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Re: Comments on Explicit/Trusted Proxy

From: Yoav Nir <ynir@checkpoint.com>
Date: Sat, 27 Apr 2013 20:09:15 +0000
To: Peter Lepeska <bizzbyster@gmail.com>
CC: Stephen Farrell <stephen.farrell@cs.tcd.ie>, HTTP Working Group <ietf-http-wg@w3.org>
Message-ID: <D6607F77-16B6-4434-82A5-2862615F673C@checkpoint.com>
Here's one (I'm a co-author)

http://tools.ietf.org/html/draft-mcgrew-tls-proxy-server


One reason this was rejected is that MitM proxies are used for corporate firewalls and national firewalls, so the use case seems to be "Alice wants to post to Twitter trashing president Assad. Mallory who works for the secret police would like to catch her, so he installs a proxy."  The feedback said that if whoever wants the inspection (call them Mallory for now) can configure trust on Alice's client, they might as well install spyware instead. Another idea that was floated was to have the client send the keys to the trusted proxy. That way, the client could send just the encryption key (but not the hash key) so the proxy would be able to decrypt, but not forge. I didn't like that, but I did try to write a draft describing it:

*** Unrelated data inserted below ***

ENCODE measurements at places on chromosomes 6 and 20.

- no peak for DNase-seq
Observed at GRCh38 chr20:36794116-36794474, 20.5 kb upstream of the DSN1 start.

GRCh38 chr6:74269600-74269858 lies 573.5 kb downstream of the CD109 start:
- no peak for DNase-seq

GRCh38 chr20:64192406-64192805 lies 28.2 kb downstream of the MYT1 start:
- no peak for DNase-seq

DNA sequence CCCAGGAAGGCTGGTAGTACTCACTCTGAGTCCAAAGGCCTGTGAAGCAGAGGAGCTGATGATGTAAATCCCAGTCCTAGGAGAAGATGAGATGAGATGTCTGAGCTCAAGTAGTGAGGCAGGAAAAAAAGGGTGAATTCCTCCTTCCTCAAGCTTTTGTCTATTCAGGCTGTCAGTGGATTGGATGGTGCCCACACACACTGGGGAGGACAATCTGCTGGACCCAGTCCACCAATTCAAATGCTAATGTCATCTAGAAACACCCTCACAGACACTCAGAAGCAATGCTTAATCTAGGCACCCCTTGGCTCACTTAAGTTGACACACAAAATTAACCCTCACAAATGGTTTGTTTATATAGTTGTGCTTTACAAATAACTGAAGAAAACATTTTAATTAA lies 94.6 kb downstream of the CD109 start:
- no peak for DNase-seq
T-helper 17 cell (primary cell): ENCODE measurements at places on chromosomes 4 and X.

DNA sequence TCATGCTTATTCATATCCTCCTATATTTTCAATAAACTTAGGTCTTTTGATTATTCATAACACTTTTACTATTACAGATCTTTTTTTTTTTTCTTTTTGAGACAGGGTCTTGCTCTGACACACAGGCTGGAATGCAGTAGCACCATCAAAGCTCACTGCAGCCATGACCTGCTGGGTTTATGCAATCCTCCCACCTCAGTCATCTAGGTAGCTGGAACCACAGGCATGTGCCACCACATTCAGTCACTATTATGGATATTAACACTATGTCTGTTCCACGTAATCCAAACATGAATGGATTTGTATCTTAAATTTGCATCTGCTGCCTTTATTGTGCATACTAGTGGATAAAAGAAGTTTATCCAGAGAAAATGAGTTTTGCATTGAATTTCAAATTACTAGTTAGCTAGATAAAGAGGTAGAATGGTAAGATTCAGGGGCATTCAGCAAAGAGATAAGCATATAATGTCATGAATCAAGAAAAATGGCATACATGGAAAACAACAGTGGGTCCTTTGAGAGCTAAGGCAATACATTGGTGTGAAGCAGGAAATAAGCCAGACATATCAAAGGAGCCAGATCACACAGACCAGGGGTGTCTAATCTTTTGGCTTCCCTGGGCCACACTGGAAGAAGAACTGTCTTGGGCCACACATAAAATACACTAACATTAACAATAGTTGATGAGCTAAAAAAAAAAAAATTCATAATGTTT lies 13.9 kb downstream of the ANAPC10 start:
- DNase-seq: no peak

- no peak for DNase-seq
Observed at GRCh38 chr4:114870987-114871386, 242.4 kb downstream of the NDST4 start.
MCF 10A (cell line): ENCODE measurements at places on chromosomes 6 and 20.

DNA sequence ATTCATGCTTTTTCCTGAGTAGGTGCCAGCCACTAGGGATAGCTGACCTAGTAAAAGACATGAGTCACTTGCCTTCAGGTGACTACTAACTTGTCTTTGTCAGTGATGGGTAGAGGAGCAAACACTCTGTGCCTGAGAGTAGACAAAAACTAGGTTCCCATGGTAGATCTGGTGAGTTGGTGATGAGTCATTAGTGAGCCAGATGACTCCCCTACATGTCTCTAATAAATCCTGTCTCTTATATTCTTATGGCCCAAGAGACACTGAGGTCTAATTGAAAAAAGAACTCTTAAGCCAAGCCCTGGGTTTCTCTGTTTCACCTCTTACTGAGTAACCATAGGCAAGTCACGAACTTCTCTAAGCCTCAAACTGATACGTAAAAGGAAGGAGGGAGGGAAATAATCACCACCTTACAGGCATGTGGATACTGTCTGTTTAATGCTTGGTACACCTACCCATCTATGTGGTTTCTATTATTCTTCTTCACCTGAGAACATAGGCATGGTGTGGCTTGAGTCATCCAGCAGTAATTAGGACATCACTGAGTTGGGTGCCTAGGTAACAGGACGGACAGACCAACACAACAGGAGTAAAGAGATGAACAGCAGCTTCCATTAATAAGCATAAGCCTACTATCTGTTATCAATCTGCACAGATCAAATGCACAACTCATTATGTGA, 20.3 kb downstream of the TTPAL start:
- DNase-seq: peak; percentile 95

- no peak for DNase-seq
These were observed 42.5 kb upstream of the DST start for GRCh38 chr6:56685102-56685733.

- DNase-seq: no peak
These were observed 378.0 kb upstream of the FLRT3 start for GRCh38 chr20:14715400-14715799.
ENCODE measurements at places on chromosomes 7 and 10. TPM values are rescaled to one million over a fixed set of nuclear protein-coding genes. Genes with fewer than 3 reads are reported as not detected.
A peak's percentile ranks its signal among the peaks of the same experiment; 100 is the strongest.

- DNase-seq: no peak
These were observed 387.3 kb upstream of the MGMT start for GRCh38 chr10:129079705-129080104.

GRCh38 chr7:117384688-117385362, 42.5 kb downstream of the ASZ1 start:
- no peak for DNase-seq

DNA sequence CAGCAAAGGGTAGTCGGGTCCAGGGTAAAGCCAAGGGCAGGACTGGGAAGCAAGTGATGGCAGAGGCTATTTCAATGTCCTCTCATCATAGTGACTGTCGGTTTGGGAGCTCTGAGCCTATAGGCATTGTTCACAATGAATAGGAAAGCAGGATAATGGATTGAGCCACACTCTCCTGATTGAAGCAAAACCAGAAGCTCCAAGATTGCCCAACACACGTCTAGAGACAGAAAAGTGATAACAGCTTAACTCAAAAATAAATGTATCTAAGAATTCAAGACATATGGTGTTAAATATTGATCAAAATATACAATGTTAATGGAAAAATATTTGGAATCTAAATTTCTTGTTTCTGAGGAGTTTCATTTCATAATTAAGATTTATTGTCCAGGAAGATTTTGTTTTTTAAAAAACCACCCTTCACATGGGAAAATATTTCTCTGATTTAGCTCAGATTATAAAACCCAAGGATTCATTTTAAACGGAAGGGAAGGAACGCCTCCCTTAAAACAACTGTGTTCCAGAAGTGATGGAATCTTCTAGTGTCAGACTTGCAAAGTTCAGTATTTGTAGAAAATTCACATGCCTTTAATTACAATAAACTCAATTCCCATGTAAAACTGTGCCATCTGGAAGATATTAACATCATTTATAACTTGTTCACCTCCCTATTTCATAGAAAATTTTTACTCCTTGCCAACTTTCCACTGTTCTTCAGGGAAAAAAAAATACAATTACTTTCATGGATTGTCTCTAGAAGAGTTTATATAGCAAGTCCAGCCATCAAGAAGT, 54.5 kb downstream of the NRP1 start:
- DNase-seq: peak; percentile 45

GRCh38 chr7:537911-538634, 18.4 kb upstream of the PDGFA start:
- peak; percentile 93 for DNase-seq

http://tools.ietf.org/html/draft-nir-tls-keyshare


I still think this solution is unwieldy.

Anyway, the TLS WG can re-consider things. NPN was suggested several times. If there is a use case that is not "Mallory wants to see what Alice is telling Bob", a request from this WG would go a long way, regardless of which mechanism is preferred for enabling a trusted proxy.

Yoav

On Apr 26, 2013, at 3:45 PM, Peter Lepeska <bizzbyster@gmail.com> wrote:

> Hi Stephen. 
> 
> I was responding to Roberto's draft, which was submitted to this list. But my suggestion crosses over into TLS changes so I'll read up on the 5 previous discussions and post to the TLS group if appropriate.
> 
> Thanks,
> 
> Peter
> 
> 
> On Apr 26, 2013, at 6:43 AM, Stephen Farrell <stephen.farrell@cs.tcd.ie> wrote:
> 
>> 
>> Hi Peter,
>> 
>> If you want to modify TLS, then that's work that would
>> need to be done in the TLS working group and not here.
>> Note that this'd be about the 5th time someone has asked
>> if we want to standardise how to do a MITM attack on TLS,
>> which is a protocol designed specifically to deter MITM
>> attacks, and the answer has always been an emphatic no.
>> I cannot see that changing. As a current security AD I
>> know I'd have a huge problem with standardising that
>> attack as I believe would my co-AD who's responsible
>> for the TLS WG.
>> 
>> If you want to propose changes to the semantics of HTTP,
>> and supporting MITM proxies would be one such IMO, then